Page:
“I believe that all roads lead to the same place – and that is wherever all roads lead to.”—Willie Nelson
I’ve been a music fan since Willie, Waylon and the boys first attained outlaw status, and Willie was “On the Road Again” forever changing country music.
That was also about the time I was on the roads around Mount Pleasant, Texas, in my Chevy van: the one with the desert mural outside and orange shag carpet inside. The same one in which life-long friend Oscar Elliott and I cruised back then while listening to “Blue Eyes Crying in the Rain.”
The Red Headed Stranger was on my mind again last week for a couple of reasons. One was an article about him in the recent issue of the AARP magazine. The other was the 1,500 or so slides from my early photography work I’m sending off for conversion to digital media. Those Kodachrome moments include shots from my first Willie concert—the concert that almost wasn’t.
It all started with a phone call from another long-time Mount Pleasant friend, Randy Brogoitti. “Willie is doing a concert in Longview,” he said. “You wanna go?”
We were both recent graduates of what was East Texas State University in Commerce, Texas. I was in Mount Pleasant. Randy was just down the road in Kilgore. “Sure,” I responded. I was all in and all excited.
The excitement was short-lived when a few days later, Randy called back, “Bad news,” he said. “It was a scam. Somebody sold tickets and took the quick road out of town.”
I’ve seen Willie several times over the years since, but what happened next is one of the best Willie stories I can tell.
“Good news,” was Randy’s next call. “Willie heard about what happened and he’s coming to Longview to do a free concert; doesn’t want his fans to be disappointed.”
We arrived early at the Jaycee Expo Hall at the Longview fairgounds securing seats near the front, then watched as the faithful fans flocked for the night that Willie was on the road to Longview.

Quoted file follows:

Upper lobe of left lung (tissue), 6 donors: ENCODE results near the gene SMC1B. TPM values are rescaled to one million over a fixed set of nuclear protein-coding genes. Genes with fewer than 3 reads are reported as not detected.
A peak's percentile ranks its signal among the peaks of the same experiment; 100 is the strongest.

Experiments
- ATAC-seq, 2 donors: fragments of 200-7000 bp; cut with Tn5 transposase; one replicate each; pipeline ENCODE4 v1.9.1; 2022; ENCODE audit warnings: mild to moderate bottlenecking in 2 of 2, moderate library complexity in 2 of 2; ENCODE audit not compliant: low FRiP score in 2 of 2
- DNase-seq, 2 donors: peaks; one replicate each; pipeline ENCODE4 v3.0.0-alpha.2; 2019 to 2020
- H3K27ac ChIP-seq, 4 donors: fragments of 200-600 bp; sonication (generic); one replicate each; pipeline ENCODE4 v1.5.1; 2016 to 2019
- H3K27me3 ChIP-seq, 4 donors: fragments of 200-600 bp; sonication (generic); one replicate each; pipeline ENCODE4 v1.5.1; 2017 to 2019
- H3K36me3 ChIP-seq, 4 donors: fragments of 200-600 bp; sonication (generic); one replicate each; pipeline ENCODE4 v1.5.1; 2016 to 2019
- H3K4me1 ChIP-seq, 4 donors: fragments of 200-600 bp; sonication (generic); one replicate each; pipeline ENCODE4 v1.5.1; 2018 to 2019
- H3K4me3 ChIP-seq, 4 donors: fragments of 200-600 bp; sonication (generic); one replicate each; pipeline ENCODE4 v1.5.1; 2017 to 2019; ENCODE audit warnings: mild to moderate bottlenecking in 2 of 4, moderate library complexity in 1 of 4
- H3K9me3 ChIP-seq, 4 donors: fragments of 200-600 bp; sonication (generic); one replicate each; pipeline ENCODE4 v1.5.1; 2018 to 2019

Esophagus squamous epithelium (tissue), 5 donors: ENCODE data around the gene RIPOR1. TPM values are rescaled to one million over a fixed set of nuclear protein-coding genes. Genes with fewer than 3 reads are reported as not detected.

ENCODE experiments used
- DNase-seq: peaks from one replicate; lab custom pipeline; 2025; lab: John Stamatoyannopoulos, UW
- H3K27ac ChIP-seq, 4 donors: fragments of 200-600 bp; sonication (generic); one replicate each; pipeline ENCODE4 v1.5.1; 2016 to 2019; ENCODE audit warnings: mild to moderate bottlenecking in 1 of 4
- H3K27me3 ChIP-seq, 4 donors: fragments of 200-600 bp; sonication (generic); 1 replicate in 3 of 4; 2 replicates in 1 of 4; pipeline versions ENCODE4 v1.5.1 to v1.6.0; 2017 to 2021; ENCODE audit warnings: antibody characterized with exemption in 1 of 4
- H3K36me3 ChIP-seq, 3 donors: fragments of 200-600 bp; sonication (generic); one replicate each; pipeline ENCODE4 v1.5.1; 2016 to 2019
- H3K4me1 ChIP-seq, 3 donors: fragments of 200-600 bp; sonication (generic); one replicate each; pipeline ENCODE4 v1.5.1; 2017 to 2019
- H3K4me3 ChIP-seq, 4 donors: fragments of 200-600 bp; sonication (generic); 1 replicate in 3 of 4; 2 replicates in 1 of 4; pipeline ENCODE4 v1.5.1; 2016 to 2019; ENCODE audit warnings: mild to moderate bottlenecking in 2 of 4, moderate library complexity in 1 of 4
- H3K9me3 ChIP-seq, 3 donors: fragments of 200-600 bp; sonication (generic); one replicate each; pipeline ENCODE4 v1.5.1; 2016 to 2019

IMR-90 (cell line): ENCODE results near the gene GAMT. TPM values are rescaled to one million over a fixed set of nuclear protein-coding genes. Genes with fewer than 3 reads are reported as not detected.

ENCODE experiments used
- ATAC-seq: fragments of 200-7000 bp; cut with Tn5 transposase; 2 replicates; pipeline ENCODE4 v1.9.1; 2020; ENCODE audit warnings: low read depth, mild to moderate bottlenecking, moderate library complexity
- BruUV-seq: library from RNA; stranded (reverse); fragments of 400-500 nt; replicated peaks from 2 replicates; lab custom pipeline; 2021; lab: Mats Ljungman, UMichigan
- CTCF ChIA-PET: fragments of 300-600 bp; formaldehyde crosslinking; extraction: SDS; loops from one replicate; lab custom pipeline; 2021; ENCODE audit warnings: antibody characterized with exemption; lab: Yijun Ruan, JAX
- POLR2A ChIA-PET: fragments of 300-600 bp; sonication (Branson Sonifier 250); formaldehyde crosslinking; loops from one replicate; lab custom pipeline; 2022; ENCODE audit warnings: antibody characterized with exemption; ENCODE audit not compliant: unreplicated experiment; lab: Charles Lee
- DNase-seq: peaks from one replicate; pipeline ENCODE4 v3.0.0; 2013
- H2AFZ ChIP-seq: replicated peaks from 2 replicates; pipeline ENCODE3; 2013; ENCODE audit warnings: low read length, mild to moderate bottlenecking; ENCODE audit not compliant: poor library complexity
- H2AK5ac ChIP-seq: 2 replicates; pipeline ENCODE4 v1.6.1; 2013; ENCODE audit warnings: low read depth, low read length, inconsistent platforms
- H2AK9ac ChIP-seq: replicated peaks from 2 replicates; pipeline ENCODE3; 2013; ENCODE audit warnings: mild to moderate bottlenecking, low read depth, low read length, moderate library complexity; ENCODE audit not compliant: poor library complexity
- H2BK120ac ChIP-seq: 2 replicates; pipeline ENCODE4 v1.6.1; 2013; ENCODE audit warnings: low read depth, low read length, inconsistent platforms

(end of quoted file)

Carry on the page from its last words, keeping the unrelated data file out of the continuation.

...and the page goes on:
People watching is something I’ve long enjoyed, but the people coming in that night were a little different than what a naïve twenty-something-year-old from a small East Texas town was used to watching.
Pocket half-pints and strange smelling smoke slowly surrounded us as show time neared. Fearful of a second-hand smoke buzz or worse, we surrendered and escaped toward the back near an exit where both crowd density and atmospheric quality was substantially improved.
Sometime later, K.C. and the Sunshine Band took the stage for two hours delivering what has remained with me as the quintessential 1970s live performance.
It was way after 10 p.m. when a white Mercedes stopped outside the expo hall, doors opened and the high-flying crowd enthusiastically cheered Willie, unmistakable with signature ponytail, headband and entourage of musicians. Straight off the road without rehearsal or warm up, Wille and his band performed for three hours without a break staging what I have remembered as the second quintessential 1970s performance of that night.
Fast-forward 30 years and up the road from Center to Carthage at the Texas Country Music Hall of Fame where the reveal of inductees for 2003 was set and an older Willie, accompanied by Ray Price was making the official announcement.
An older me with press credentials snagged a spot mere inches from the podium where I captured pictures of Willie as he shared the news that Kris Kristofferson, Lefty Frizzell and Johnny Bush were soon to be the newest hall of fame members. I was also afforded the opportunity to follow and photograph the legendary duo through the Country Music Hall of Fame Museum where they viewed exhibits and reminisced about old times making music together.
I savored the moment myself recalling all of the roads and the years between Mount Pleasant in a shag carpeted van and the almost wasn’t a concert by Willie that lead to that day in Carthage.
The levity of those roads and years did not escape me last week. Neither did the fact that they have led to now reading about Willie in the AARP magazine and an increased appreciation for the improved air quality at most Willie venues since one night long ago up the road in Longview.
(All photos by Leon Aldridge)